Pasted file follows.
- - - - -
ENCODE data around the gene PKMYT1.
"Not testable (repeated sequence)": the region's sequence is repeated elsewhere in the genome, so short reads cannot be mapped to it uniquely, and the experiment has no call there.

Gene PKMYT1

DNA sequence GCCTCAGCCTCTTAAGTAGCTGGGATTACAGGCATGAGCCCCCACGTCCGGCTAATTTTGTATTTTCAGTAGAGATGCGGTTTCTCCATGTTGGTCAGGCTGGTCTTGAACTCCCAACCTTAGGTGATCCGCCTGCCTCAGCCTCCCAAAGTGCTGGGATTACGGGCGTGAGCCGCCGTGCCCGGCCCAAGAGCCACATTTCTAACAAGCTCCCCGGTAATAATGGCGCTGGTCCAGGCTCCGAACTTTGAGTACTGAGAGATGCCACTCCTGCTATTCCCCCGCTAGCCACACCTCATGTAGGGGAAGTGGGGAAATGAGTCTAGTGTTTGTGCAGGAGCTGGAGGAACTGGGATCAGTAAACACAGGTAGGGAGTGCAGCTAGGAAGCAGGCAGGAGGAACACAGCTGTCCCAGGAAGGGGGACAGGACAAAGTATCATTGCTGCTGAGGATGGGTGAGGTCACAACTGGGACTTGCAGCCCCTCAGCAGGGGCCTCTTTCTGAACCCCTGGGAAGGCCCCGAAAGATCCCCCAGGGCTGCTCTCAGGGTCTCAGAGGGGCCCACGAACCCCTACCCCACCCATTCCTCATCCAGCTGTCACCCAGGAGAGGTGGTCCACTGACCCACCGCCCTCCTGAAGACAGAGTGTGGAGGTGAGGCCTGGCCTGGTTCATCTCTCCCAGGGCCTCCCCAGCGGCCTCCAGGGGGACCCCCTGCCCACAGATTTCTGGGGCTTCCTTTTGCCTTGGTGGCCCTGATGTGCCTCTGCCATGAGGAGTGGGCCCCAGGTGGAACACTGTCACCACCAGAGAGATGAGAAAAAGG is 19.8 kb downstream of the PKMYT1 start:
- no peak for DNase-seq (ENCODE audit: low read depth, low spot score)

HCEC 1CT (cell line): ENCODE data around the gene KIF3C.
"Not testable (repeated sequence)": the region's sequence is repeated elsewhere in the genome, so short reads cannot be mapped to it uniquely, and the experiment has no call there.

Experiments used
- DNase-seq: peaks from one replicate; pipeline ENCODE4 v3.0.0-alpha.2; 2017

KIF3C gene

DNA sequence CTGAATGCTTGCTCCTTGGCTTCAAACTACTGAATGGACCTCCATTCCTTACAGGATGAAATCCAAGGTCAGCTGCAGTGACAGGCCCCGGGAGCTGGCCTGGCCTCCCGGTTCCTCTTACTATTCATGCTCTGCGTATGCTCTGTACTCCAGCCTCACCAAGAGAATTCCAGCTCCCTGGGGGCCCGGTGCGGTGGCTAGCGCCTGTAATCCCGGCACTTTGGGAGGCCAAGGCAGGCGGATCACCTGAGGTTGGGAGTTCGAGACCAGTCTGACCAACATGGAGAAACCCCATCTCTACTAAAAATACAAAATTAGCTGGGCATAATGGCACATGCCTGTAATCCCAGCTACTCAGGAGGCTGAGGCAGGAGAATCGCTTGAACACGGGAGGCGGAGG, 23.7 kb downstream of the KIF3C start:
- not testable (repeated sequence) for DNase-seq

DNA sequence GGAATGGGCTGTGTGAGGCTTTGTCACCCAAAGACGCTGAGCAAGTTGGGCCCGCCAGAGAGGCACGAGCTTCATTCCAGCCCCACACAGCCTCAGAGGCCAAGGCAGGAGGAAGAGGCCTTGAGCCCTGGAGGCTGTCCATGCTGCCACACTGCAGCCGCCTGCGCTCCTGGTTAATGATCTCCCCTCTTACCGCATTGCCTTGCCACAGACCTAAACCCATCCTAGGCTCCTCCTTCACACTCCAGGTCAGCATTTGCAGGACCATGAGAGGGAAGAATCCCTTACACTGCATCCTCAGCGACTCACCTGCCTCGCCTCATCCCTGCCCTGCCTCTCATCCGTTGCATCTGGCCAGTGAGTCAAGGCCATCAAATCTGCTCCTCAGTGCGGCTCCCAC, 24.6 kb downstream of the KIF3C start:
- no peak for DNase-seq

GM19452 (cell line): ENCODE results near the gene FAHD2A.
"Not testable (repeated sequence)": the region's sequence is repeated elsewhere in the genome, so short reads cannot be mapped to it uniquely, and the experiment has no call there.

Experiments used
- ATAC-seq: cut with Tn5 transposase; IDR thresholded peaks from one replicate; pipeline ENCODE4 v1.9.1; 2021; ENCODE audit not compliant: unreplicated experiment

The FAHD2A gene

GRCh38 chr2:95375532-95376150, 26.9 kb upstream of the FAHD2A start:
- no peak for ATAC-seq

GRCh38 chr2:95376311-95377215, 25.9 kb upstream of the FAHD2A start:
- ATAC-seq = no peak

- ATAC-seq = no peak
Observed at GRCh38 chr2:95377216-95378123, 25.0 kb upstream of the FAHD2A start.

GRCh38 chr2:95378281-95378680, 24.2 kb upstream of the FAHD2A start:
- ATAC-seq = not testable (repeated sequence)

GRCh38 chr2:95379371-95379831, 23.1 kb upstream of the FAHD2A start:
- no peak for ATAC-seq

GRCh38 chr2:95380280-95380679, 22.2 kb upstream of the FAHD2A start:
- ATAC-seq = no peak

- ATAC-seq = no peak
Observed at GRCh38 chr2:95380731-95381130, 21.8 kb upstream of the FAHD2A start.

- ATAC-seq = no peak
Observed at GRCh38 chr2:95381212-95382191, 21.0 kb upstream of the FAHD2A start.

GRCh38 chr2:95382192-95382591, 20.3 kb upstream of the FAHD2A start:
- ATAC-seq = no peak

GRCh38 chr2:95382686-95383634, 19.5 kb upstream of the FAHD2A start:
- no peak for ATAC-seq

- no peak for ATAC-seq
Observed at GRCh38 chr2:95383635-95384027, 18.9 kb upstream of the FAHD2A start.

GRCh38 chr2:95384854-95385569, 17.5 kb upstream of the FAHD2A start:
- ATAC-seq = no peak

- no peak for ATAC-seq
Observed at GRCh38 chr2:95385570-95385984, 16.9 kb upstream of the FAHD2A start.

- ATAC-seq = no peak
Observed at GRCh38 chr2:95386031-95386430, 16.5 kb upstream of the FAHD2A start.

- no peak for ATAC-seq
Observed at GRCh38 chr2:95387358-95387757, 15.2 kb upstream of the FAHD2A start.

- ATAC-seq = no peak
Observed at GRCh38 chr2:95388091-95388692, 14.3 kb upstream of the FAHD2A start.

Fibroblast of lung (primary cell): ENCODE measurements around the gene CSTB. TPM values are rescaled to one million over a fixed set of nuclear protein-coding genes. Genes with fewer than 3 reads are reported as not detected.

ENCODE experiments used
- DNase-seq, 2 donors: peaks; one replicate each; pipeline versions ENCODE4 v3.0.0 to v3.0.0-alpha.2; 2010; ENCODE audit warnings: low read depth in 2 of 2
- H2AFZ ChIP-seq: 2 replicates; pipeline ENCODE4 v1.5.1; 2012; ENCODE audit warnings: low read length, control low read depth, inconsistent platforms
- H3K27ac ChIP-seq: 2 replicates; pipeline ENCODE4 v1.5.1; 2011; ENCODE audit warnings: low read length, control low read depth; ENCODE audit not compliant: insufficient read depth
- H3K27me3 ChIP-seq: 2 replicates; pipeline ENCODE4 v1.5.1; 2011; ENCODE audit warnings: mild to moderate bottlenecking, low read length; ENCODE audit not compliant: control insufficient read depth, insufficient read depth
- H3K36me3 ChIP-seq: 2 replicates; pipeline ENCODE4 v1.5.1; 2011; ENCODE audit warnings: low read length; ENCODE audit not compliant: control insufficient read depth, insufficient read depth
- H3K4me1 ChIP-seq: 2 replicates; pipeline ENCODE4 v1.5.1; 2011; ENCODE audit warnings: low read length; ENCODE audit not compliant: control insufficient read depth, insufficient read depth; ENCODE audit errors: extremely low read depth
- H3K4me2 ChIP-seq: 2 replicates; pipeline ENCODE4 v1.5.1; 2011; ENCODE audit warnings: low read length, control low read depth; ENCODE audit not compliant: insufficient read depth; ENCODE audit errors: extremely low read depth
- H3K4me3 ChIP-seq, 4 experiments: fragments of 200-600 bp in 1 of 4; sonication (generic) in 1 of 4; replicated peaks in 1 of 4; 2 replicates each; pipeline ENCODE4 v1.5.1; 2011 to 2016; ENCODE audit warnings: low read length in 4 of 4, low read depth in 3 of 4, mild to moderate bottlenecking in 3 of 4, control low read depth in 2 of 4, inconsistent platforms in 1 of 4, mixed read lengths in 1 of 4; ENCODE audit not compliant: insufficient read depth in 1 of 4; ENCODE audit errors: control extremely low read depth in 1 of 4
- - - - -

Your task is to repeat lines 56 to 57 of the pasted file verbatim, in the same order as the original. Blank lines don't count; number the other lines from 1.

- H3K27ac ChIP-seq: 2 replicates; pipeline ENCODE4 v1.5.1; 2011; ENCODE audit warnings: low read length, control low read depth; ENCODE audit not compliant: insufficient read depth
- H3K27me3 ChIP-seq: 2 replicates; pipeline ENCODE4 v1.5.1; 2011; ENCODE audit warnings: mild to moderate bottlenecking, low read length; ENCODE audit not compliant: control insufficient read depth, insufficient read depth